Burger King Move Would Generate $1 Billion in Tax Savings

This past summer, Burger King and Tim Horton’s generated big headlines after the United States burger franchise announced it would acquire the iconic Canadian coffee chain. As part of the acquisition, Burger King would move its headquarters to Canada, a move that had many accuse the company of just trying to avoid paying United States taxes in order to save money, otherwise known as corporate tax inversion.

A new report now suggests that the home of the Whopper will save up to $1 billion in tax savings if the deal between the two company is completed, which many do expect will happen sometime this week.

The report, which was released Friday by Americans for Tax Fairness, a liberal group formed to help with “tax reform that results in greater revenue” for the IRS, said Burger King could save approximately $820 million over the next four years in capital gains taxes, in addition to $275 million on future foreign earnings and $117 million on offshore profits.

Burger King Canada

Burger King issued a statement in response to the “flawed” report by explaining that the objective of the business deal isn’t based on avoiding taxes, but rather seeking growth and new opportunities in a difficult marketplace.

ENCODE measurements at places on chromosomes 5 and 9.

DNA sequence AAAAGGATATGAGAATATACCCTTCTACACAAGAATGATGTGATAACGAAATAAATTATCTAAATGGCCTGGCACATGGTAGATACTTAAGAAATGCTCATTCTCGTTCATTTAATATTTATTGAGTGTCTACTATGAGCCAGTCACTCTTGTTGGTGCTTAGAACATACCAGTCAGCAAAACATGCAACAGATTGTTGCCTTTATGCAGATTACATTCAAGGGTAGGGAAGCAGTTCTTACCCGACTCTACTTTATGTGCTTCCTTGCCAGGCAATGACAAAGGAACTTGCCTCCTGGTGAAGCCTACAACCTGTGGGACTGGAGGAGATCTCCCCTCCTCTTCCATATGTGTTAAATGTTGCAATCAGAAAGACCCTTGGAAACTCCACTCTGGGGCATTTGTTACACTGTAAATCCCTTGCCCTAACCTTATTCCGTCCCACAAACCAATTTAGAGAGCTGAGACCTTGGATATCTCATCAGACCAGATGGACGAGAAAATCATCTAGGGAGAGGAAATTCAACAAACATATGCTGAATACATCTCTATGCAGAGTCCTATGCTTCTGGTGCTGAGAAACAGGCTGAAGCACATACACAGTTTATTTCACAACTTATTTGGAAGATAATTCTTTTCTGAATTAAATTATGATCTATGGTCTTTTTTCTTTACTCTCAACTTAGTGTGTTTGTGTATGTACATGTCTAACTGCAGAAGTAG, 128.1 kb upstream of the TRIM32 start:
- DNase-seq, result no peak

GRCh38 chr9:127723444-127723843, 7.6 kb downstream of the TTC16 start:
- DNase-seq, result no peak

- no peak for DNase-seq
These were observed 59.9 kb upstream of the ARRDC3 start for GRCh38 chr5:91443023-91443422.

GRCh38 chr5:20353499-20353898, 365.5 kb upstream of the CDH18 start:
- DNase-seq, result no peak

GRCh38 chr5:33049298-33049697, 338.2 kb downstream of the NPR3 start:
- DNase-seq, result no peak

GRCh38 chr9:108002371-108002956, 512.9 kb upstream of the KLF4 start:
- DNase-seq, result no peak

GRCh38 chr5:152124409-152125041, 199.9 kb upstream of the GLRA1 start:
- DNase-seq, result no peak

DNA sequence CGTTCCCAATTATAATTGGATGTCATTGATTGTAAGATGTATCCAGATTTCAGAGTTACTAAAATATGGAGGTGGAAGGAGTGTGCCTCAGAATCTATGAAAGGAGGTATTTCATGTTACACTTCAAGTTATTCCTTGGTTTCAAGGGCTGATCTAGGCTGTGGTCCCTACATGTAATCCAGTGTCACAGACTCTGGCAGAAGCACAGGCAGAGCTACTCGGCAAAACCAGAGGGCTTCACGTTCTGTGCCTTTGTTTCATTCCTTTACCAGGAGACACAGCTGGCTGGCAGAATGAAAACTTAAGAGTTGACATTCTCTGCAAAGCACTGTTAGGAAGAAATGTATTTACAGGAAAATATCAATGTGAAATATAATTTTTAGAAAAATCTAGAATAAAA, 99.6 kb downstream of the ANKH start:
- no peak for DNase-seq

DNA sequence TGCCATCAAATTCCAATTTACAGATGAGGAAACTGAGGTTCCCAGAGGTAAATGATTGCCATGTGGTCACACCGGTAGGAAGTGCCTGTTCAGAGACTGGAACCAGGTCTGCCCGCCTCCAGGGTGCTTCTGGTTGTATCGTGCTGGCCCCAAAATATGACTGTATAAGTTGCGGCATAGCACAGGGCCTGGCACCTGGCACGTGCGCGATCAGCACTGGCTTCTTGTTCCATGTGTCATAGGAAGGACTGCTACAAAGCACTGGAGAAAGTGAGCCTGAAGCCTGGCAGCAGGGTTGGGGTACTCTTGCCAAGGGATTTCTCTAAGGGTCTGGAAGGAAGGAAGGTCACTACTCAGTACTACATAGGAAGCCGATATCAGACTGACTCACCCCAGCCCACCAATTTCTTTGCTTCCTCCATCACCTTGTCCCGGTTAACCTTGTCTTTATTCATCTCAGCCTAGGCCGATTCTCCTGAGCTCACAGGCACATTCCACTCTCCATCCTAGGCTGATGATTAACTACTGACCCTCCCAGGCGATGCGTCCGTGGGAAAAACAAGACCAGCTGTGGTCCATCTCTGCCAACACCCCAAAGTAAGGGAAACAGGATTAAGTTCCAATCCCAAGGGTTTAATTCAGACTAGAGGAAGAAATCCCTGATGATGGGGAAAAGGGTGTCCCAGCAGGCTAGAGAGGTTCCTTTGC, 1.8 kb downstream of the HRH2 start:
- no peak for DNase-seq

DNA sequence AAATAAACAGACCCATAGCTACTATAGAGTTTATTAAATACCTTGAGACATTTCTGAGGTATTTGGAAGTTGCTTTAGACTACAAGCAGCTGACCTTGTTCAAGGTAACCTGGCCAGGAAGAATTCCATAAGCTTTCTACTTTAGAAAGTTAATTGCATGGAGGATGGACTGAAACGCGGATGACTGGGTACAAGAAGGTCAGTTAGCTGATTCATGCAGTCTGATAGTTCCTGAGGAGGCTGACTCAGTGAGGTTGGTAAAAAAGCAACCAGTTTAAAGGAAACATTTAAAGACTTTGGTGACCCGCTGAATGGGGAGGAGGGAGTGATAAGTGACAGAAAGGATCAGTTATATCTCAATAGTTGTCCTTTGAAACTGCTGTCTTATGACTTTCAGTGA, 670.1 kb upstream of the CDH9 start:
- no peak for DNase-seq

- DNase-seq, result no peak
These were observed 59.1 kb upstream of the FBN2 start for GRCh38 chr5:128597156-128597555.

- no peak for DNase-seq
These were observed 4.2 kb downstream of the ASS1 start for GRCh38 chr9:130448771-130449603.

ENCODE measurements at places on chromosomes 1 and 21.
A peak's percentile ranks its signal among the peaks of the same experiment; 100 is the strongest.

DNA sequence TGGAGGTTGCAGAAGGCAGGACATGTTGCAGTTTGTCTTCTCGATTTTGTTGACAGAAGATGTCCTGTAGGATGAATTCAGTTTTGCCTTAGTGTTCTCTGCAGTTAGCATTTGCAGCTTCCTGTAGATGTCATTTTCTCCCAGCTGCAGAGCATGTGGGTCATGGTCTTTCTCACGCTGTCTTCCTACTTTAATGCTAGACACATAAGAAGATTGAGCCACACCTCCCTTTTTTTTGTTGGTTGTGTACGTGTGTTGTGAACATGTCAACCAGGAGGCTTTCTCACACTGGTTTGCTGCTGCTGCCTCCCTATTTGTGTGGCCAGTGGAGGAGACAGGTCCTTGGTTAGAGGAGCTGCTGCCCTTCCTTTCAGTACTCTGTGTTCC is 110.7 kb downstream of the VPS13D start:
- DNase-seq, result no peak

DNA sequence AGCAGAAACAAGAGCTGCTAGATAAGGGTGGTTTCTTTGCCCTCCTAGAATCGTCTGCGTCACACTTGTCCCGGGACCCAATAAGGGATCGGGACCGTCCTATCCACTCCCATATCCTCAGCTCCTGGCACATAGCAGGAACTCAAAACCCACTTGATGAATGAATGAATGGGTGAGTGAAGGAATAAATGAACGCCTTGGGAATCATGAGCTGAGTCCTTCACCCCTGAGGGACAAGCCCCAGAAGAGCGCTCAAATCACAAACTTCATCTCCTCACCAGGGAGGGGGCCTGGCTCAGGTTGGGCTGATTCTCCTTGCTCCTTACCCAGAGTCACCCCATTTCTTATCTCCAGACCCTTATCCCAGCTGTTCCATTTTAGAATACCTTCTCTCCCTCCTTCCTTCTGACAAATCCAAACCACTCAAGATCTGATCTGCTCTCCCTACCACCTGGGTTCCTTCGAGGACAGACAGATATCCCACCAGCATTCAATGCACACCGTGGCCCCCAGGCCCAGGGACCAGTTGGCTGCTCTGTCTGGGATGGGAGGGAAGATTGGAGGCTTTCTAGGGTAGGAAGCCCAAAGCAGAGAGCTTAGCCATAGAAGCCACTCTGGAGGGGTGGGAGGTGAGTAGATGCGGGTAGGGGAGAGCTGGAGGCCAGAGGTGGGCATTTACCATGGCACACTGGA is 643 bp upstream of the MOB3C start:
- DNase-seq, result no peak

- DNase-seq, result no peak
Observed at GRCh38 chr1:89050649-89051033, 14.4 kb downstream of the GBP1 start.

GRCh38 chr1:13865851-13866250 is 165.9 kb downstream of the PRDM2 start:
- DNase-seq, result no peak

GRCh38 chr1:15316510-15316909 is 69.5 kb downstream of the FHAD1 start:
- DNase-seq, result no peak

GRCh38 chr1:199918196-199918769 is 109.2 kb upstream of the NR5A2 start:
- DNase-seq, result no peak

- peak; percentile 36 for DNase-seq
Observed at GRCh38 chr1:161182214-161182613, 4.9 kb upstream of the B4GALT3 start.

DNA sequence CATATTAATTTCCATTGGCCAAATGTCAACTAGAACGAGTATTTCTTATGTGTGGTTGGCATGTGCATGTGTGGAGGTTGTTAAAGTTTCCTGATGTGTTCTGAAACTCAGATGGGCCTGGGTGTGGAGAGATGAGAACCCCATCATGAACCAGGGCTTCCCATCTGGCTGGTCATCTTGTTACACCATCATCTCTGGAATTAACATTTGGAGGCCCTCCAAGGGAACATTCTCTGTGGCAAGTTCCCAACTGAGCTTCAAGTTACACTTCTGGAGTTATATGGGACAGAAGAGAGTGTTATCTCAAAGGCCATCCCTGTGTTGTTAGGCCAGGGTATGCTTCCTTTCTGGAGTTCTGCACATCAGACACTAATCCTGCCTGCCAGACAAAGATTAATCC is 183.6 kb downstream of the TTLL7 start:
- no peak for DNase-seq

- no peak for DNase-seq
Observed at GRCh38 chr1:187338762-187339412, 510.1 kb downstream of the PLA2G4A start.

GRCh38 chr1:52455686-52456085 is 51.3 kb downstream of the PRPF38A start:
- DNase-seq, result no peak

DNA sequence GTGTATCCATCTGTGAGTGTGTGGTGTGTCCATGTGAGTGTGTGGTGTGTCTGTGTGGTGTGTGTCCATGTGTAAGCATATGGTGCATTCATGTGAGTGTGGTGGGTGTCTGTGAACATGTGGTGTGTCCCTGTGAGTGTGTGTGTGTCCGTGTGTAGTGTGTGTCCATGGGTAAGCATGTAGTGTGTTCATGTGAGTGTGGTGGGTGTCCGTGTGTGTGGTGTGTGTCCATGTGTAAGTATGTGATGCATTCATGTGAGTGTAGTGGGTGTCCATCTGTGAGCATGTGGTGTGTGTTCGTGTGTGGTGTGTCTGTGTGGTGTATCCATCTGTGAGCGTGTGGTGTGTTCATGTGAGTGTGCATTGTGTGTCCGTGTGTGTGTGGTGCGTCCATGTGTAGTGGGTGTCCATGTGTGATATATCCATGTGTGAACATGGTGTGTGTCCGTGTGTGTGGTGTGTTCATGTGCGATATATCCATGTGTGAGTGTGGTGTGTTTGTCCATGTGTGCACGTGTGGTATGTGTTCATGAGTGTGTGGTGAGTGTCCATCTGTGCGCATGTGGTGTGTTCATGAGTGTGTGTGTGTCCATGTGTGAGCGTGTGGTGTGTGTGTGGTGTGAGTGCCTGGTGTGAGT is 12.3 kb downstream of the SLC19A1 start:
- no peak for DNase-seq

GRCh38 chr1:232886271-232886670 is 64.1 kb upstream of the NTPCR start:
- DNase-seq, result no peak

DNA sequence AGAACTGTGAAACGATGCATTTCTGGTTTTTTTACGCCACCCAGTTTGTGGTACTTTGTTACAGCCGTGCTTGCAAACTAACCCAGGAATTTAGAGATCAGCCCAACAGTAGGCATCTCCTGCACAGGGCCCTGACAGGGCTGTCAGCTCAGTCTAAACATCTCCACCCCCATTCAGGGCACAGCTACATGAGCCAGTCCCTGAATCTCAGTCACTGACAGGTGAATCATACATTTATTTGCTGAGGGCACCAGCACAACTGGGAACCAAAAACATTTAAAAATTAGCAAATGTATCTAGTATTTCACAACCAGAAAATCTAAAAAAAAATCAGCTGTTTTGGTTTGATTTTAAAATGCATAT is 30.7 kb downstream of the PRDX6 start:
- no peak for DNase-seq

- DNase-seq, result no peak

“The analysis in the report is materially flawed and the figures do not accurately represent our facts and circumstances. As we’ve said all along, this transaction is driven by growth, not tax rates. Going forward, we do not expect our tax rate to change materially,” the company said in a statement.

Tim Horton’s has not commented on the report, but it did confirm that its shareholders approved of the deal recently.

Over the past year, President Obama and Democrats have lambasted corporate tax inversions and accused the corporations of being unpatriotic. The president said that United States companies are taking advantage of these loopholes, while also using the resources offered within the country.

In September, leading lawmakers proposed legislation to crack down on this business practice. Meanwhile, Treasury Secretary Jack Lew unveiled a series of measures to tackle this growing problem for the federal government and said it would deter companies from taking part in this unfair scheme.